The present guidelines assign a class IIb recommendation to vericiguat, a guanylate cyclase stimulator that increases the concentration of cyclic guanosine monophosphate. In the VICTORIA trial,10 vericiguat was effective in patients with HF worsening and previous hospitalization events despite optimal medical therapy (OMT), with a 10% fall in the composite endpoint of cardiovascular mortality and first hospitalization for HF, mainly due to a greater impact on hospitalizations.

The guidelines do not make a recommendation on omecamtiv mecarbil, a selective cardiac myosin activator, due to doubts about its subsequent licensing. In the GALACTIC-HF trial,11 with more than 8000 patients with HFrEF and clinical severity criteria, omecamtiv mecarbil showed a slight reduction of 8% in the composite end point of cardiovascular death, HF hospitalizations, and emergency department visits. In subgroup analysis, patients with more severe symptoms and worse LVEF appeared to benefit most from omecamtiv mecarbil.11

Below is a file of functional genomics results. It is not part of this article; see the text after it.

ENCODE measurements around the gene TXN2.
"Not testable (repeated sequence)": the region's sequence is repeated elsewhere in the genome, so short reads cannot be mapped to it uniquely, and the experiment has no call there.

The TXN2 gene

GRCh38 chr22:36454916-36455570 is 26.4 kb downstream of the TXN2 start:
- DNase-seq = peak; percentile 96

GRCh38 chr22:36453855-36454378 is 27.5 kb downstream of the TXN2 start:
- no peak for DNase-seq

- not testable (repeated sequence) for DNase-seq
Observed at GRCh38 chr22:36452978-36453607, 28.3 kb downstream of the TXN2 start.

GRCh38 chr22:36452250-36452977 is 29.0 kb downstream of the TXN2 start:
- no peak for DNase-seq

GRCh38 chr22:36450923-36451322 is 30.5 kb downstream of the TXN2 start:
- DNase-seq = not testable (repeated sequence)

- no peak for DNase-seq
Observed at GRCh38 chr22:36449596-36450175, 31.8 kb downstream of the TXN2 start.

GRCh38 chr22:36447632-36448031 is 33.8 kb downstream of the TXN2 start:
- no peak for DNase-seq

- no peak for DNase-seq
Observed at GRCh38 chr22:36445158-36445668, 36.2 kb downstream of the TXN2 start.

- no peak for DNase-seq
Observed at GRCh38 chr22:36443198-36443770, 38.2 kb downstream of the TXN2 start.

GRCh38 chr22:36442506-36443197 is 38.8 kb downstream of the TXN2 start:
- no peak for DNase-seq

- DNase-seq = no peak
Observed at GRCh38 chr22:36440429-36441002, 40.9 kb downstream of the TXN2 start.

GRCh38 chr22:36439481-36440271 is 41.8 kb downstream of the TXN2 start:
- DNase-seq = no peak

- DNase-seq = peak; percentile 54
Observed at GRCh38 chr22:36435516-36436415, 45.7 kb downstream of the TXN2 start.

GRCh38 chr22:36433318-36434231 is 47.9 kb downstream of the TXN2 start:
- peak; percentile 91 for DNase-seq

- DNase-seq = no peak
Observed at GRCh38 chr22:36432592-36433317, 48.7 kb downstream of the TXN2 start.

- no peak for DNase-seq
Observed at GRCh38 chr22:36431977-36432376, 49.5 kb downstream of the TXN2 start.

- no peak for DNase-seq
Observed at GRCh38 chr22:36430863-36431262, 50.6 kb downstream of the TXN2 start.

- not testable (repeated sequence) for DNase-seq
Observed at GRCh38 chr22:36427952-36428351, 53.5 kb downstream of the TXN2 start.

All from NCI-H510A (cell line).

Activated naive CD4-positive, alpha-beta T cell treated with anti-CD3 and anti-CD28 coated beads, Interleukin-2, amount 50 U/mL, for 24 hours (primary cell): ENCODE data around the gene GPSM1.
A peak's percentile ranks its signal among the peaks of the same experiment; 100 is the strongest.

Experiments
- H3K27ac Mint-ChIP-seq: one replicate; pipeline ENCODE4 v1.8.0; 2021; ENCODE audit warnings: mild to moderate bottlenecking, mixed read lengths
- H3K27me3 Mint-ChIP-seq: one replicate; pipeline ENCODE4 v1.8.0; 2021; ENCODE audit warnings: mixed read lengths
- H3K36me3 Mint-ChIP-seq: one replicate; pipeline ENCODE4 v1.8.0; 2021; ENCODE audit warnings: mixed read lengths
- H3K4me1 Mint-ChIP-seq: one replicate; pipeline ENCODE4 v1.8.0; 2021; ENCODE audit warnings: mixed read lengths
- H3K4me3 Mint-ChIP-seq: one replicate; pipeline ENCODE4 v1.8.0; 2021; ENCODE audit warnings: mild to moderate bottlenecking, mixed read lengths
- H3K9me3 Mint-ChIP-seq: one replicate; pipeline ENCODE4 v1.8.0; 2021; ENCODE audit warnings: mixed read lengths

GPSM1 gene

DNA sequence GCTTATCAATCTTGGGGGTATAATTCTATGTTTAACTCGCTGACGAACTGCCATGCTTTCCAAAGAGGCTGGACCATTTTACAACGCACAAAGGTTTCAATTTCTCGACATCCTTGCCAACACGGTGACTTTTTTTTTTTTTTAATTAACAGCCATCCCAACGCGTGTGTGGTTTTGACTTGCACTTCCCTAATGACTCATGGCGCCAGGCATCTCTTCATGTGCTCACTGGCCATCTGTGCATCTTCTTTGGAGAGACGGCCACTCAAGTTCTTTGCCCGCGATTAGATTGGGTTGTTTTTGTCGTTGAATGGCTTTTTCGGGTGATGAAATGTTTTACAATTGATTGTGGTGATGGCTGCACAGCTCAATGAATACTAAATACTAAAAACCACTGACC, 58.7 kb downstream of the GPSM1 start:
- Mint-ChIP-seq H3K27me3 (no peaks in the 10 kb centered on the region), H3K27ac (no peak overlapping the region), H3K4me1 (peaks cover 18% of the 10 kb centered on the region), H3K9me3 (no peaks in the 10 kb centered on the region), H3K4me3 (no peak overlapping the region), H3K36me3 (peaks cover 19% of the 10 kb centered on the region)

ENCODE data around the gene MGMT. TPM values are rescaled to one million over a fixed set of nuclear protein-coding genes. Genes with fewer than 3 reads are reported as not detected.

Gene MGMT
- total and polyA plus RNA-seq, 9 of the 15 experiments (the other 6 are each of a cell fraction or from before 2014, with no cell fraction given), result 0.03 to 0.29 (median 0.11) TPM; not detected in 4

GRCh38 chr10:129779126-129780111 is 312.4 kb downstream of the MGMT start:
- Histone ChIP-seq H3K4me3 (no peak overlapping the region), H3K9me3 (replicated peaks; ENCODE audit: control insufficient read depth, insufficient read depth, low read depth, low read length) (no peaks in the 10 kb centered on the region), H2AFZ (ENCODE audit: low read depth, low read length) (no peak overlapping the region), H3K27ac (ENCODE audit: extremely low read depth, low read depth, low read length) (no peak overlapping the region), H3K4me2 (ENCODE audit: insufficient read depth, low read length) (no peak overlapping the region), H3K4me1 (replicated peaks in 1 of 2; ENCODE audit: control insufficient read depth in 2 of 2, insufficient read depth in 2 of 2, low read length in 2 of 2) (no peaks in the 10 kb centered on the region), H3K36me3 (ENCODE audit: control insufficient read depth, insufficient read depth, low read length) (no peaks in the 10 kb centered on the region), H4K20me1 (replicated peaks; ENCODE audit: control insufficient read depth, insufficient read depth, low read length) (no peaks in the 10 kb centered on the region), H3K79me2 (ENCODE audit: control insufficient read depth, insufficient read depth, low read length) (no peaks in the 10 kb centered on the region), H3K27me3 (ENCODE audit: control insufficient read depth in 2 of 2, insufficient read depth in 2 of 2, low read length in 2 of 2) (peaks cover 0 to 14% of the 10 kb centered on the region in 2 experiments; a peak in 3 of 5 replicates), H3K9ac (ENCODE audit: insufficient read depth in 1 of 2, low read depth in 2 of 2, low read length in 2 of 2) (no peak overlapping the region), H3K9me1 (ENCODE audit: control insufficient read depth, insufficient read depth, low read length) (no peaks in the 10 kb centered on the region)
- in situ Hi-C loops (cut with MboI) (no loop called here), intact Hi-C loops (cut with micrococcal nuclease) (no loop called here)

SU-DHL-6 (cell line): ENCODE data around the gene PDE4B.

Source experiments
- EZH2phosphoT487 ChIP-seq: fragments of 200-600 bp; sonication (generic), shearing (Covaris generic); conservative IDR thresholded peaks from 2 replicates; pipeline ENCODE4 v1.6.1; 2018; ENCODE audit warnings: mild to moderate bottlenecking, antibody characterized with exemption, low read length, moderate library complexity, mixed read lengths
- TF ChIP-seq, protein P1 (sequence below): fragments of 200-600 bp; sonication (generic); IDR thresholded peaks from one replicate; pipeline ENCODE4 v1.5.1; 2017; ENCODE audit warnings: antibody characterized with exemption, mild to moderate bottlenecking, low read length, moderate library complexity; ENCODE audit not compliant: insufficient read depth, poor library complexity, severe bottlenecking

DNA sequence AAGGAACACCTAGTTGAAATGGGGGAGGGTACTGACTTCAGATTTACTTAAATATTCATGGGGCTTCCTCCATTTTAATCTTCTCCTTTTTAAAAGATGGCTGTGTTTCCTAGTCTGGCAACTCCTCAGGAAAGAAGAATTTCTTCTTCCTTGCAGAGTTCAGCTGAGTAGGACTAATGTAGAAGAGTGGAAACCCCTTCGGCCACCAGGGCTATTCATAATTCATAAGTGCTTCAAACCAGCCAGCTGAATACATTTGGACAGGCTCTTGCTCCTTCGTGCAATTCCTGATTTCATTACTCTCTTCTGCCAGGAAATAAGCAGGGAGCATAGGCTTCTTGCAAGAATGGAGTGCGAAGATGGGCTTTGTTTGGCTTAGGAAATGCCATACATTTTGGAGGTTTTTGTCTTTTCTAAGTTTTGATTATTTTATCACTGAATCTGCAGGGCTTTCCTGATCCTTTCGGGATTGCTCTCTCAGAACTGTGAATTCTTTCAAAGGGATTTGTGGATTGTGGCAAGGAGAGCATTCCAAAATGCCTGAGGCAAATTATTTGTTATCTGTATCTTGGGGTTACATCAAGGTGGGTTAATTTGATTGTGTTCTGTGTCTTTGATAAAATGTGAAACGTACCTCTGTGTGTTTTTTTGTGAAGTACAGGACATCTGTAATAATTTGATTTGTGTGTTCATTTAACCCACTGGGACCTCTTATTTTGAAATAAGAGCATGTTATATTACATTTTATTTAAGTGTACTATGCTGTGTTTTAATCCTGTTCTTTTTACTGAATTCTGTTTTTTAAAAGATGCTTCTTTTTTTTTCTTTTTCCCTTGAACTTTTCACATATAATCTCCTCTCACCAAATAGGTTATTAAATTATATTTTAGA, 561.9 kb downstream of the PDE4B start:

Heart failure with preserved ejection fraction

These guidelines,1 as in those of 2016,4 recommend the screening and management of the causes and the cardiovascular and noncardiovascular comorbidities of patients with HFpEF. Regarding drug therapy, a class I recommendation with level of evidence C is maintained for diuretic therapy to improve congestive signs and symptoms. Unfortunately, the authors could not include the impactful outcomes of the EMPEROR-Preserved12 trial with empagliflozin, the first positive study of patients with HFpEF; one-third of the patients included in this study had HFmrEF. The results of the EMPEROR-Preserved trial have once again focused the controversy on the different LVEF cutoff points at the time of patient classification, and definition of a “normal” LVEF is required.